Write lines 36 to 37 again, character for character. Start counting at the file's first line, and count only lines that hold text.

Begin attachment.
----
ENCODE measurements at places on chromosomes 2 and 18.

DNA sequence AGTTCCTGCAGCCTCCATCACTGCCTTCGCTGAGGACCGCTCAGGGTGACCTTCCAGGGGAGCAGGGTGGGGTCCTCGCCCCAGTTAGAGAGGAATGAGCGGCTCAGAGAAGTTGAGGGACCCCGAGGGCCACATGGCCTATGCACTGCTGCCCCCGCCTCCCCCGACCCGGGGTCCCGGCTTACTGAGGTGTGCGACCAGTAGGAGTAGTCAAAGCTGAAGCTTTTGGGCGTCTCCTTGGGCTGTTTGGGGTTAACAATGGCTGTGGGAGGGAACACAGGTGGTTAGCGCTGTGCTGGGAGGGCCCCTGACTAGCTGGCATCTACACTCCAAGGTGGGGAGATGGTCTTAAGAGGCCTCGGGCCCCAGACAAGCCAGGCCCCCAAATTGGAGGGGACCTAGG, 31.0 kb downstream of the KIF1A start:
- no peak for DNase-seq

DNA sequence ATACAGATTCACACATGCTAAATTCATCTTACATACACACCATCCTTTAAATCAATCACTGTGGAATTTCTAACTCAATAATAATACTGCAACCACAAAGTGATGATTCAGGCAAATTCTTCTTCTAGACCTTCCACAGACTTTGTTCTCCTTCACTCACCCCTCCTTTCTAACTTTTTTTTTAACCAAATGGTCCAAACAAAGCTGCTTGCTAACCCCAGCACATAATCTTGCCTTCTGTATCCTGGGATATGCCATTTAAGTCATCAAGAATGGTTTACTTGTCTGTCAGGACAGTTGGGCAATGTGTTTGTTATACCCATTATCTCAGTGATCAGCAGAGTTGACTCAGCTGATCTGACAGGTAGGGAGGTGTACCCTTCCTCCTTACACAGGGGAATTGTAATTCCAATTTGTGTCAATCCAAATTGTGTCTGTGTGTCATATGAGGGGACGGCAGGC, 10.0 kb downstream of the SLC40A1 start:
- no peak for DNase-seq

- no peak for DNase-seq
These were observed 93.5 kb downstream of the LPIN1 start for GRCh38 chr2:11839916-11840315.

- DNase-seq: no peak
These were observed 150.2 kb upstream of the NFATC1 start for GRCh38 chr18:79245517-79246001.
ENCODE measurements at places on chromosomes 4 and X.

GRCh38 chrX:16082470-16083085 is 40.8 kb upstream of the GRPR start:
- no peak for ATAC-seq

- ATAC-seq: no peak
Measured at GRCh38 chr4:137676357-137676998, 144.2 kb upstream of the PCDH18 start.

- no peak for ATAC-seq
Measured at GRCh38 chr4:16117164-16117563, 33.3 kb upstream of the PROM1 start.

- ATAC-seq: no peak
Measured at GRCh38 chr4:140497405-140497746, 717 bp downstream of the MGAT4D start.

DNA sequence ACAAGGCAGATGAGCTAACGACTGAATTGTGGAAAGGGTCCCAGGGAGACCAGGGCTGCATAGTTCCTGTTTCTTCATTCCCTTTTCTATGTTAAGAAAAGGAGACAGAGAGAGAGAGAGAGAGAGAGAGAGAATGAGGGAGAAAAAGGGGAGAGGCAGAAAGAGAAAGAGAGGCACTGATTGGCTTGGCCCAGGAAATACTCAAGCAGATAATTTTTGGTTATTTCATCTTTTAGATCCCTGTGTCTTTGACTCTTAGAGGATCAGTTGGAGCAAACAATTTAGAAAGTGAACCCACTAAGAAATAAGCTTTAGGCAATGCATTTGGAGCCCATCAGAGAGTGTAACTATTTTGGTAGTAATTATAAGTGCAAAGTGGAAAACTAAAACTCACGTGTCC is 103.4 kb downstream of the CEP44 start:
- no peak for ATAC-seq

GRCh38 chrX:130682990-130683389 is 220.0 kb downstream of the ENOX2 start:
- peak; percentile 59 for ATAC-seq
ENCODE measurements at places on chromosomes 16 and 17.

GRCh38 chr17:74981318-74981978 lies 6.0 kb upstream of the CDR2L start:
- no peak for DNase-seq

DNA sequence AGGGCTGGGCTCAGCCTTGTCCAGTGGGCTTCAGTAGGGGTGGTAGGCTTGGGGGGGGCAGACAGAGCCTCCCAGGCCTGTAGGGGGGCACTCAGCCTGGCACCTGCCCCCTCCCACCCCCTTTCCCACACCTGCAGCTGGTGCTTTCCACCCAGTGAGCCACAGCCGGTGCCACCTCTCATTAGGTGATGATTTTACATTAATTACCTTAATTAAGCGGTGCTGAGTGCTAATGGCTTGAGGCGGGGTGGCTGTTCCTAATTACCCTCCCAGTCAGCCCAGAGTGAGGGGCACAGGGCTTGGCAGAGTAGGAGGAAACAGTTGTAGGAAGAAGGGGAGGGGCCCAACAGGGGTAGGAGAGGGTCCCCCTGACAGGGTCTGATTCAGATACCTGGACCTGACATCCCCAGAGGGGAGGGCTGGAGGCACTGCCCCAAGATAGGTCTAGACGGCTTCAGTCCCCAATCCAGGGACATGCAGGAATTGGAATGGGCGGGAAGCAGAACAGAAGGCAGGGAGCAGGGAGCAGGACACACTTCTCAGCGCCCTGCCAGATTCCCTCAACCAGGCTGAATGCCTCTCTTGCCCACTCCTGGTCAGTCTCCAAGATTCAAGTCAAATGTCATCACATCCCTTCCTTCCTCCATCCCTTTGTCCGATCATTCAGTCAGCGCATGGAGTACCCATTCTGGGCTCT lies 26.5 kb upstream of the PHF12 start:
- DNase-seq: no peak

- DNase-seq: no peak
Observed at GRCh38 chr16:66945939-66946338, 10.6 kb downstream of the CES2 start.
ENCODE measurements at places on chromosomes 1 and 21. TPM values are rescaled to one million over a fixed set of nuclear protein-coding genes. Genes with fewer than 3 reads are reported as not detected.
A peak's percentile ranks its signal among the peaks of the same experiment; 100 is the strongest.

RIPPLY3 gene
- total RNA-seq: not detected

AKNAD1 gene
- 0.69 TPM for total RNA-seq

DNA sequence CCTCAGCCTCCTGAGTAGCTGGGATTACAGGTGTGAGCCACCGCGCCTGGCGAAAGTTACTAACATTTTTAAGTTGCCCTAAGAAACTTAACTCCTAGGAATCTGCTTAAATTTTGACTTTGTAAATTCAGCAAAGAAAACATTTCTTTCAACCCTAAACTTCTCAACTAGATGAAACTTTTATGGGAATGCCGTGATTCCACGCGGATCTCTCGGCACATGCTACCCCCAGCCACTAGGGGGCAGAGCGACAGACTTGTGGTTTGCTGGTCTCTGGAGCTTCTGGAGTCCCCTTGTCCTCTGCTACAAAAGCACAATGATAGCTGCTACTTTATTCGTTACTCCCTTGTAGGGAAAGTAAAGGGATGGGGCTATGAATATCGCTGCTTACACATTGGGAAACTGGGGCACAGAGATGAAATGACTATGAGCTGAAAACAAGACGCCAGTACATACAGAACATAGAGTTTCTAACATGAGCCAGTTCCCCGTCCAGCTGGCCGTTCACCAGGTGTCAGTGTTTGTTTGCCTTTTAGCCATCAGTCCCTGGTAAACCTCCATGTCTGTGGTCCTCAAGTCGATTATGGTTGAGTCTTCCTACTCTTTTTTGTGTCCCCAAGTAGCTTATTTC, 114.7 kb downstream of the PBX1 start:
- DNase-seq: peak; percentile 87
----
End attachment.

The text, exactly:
DNA sequence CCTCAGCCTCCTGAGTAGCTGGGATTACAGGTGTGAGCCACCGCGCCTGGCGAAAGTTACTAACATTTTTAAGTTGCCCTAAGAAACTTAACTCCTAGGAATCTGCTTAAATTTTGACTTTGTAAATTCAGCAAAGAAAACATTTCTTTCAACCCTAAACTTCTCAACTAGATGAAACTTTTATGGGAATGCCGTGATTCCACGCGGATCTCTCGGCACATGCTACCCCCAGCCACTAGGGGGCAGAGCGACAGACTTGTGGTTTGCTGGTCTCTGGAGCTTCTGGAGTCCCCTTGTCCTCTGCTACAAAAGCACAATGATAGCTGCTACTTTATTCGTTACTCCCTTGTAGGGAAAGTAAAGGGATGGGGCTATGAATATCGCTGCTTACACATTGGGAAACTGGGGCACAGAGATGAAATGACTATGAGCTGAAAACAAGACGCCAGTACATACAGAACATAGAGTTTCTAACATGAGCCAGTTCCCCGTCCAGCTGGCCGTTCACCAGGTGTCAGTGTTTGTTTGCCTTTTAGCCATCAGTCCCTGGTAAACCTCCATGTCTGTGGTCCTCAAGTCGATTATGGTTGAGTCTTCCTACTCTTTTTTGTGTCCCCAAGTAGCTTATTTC, 114.7 kb downstream of the PBX1 start:
- DNase-seq: peak; percentile 87